Officer Dunman was on routine bike patrol in the downtown area when he was struck and killed instantly by an illegal alien, Cruz-Silva. The fugitive was arrested and charged, then released on bail after the Hispanic community claimed discrimination. The defendant fled to Mexico where he is believed to be hiding today.
Rep. Stephen Sandstrom represents the city of Orem, Utah in the Utah State Legislature. Unlike the Mormon Church and the Utah media, Sandstrom can connect the dots between illegal aliens and other crimes (like the one above) committed against the people of Utah.
"Rep. Stephen Sandstrom, R-Orem, told the Deseret News Monday he's started work on drafting a bill for the 2011 Utah legislative session that uses the Arizona statute as a model — a move he said is necessary to stanch the flow of illegal immigrants into the Beehive State.
"It is imperative that we pass similar legislation here in Utah," Sandstrom said. "In the past, when we've seen tougher legislation in Arizona … a lot of illegal immigrants just move here." (Source)
Simply stated, Sandstrom wants local law enforcement to arrest and detain those individuals that cannot provide proof of U.S. citizenship when stopped and questioned for a suspected crime.
"If you get pulled over for driving intoxicated, what's the first thing the officer asks for?" Sandstrom said. "Your ID, right? This is the same thing, the same work police officers are already doing … asking for documentation that relates to probable cause." (Ibid)
New York City law enforcement began a program that targeted minor offenders under the belief that these individuals are the most likely to commit major crimes. "New York City Police Department Commissioner Bill Bratton, adopted an aggressive enforcement-deterrent strategy based on James Q. Wilson's "Broken Windows" approach. This involved crackdowns on relatively minor offenses such as graffiti, turnstile jumping, cannabis possession, and aggressive "squeegeemen", on the theory that this would send a message that order would be maintained." (Source)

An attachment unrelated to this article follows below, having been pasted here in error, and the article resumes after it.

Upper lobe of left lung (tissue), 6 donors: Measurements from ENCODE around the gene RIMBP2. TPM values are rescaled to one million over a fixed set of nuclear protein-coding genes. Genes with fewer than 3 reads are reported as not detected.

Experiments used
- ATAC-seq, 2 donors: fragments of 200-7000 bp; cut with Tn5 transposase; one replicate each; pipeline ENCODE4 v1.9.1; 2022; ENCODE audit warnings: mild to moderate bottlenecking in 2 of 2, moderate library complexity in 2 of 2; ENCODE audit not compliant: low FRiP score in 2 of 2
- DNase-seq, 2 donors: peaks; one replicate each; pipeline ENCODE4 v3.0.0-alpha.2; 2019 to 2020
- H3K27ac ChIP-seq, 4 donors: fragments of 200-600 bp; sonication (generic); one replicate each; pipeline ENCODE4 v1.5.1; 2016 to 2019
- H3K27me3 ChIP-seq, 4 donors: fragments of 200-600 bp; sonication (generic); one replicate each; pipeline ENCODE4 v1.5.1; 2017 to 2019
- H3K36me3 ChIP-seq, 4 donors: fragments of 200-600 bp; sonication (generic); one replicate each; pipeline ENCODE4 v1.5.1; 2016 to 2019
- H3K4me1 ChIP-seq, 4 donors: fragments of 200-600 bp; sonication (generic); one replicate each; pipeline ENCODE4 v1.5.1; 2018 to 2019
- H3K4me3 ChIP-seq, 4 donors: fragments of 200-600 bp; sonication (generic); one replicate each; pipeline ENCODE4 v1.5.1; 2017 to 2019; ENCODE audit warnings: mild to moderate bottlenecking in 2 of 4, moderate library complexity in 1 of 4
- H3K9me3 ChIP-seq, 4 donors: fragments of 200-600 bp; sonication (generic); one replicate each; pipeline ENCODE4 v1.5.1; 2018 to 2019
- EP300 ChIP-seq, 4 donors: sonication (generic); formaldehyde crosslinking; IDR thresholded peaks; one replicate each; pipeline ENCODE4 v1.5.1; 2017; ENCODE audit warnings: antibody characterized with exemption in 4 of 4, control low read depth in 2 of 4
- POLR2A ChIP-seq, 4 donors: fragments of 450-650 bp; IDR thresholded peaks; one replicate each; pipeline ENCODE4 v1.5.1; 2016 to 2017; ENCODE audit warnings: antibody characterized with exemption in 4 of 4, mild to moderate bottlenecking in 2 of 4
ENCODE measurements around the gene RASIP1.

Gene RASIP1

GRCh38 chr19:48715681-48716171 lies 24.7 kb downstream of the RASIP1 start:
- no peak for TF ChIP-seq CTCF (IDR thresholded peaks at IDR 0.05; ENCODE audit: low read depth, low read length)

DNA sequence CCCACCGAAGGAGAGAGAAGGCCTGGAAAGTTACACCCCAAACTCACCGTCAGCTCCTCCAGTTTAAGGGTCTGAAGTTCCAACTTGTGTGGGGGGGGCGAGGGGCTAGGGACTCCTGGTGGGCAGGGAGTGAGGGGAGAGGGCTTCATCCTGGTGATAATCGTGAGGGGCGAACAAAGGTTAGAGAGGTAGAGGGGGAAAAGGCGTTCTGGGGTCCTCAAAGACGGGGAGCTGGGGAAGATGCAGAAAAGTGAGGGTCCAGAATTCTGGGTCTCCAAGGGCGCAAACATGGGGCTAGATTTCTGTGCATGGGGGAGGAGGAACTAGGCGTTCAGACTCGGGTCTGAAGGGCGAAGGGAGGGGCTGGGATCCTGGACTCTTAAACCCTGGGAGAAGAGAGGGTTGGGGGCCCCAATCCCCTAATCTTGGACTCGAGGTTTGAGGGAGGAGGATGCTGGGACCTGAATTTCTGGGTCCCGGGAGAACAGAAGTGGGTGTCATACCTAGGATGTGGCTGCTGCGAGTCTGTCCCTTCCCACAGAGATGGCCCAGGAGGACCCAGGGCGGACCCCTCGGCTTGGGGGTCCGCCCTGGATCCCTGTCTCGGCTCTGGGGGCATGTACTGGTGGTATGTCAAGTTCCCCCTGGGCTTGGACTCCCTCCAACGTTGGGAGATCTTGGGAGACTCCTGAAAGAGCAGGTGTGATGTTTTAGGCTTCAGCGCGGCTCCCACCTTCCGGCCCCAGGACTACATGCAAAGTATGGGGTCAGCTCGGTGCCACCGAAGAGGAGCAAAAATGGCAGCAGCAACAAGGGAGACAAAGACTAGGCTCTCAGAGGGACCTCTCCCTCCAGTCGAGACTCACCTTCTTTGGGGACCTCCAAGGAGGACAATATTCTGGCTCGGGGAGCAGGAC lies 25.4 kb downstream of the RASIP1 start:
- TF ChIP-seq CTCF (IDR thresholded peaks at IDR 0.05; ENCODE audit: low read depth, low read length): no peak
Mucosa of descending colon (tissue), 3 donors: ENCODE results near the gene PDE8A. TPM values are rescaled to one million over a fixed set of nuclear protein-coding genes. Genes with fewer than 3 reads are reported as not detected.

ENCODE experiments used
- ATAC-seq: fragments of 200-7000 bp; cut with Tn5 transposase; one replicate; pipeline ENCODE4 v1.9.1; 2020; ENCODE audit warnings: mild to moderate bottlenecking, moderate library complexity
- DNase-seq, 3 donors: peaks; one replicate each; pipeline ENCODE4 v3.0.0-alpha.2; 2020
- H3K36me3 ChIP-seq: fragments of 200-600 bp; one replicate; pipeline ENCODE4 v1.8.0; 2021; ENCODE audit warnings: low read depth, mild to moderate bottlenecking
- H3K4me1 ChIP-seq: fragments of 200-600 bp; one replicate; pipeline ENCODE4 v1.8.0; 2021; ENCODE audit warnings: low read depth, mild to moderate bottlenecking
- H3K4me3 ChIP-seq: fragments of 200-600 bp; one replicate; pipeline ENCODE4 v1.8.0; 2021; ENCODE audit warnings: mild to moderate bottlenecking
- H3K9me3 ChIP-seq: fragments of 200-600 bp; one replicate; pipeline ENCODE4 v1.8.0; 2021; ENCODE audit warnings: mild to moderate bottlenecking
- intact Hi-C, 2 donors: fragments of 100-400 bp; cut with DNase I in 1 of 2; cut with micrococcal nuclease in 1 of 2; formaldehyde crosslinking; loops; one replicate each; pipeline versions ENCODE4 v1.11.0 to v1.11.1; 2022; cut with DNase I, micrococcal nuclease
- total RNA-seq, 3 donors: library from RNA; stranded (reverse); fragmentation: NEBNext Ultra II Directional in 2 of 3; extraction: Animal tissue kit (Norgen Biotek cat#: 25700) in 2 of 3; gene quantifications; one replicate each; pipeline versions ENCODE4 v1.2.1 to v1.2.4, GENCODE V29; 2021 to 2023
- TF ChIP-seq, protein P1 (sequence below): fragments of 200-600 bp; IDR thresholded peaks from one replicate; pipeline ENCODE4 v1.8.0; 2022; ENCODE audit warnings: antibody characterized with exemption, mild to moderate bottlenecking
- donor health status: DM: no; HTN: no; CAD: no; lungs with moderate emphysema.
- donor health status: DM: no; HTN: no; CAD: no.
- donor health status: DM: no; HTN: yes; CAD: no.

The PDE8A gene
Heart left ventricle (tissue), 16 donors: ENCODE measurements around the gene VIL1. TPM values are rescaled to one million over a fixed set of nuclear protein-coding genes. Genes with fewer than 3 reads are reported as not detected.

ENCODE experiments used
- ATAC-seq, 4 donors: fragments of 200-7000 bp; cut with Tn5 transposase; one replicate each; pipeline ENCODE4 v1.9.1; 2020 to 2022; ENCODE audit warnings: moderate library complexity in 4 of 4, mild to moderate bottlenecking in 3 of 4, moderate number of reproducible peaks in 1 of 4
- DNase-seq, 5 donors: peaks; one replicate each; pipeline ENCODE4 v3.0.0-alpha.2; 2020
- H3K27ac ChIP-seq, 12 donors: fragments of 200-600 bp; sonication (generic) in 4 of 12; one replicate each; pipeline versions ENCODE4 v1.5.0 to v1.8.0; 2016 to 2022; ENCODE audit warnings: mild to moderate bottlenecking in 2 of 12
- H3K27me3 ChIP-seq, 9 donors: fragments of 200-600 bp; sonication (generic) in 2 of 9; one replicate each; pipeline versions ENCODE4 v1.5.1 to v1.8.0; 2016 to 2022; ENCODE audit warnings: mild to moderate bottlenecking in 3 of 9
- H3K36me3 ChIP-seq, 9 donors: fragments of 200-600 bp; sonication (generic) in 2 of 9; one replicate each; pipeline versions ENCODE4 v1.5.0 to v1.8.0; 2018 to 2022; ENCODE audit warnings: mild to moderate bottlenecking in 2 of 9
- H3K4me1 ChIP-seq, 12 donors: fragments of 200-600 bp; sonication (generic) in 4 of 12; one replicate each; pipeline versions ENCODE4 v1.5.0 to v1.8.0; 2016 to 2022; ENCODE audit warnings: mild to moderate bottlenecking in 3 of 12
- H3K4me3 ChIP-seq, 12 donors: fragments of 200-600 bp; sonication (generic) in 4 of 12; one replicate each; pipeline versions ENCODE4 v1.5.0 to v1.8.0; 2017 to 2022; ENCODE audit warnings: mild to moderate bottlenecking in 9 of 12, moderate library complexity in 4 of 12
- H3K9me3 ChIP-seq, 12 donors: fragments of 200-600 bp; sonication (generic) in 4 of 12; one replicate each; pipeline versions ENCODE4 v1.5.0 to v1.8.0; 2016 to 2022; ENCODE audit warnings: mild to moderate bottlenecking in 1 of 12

If Utah's Illegal Immigrants faced the risk of deportation for the commission of even a minor crime, it would prove to be a major deterrant and could have a huge impact on major crimes like gang activity, narcotics trafficking, etc. The theory being that those who disobey the big laws are more likely to disobey the small ones as well. In other words, Sandstrom's proposal would have a huge impact on crimes committed by Illegal Immigrants.
Which is why the Mormon Church's opposition to this common-sense initiative defies all logic. The Mormon owned media claims:
"SALT LAKE CITY -- The Utah lawmaker who's sponsoring a controversial bill that would require officers to detain people they suspect are illegal immigrants is coming to the defense of the fiscal note attached to the bill.
The Legislative Fiscal Analysts Office says HB70 could cost local governments between $5.3 million and $11.3 million to enforce... Analysts say the costs associated with the bill come from the amount of time it would take officers to investigate immigration status. Critics, including some in police agencies, worry about what it will cost in hours away from other law enforcement duties." (Source)
What the Mormon-owned media failed to address was the costs associated with permitting Illegal Aliens to run amock in the Beehive State:
"conservative estimates in 2010 put Utah's state and local cost expenditures on illegal immigrants at $453 million, according to an article by the Federation for American Immigration Reform. Conversely, estimates put the property, sales and income taxes collected from illegal immigrants in Utah at $31.1 million. There is certainly a massive cost incurred by the Utah taxpayers in regards to supporting illegal immigrants within the state." (Source)
Illegal Aliens benefit large Mormon employers like the Marriott Corporation, not the people of Utah. Critics that argue that the Mormon Church is too heavily influenced by its larger donors will undoubtedly cite its opposition to Sandstrom's law as a case in point. In the end, it really boils down to obeying and sustaining the laws of the land, something the Church teaches and requires of its general membership.
Currently, the law of the land states that no one should be in this country illegally.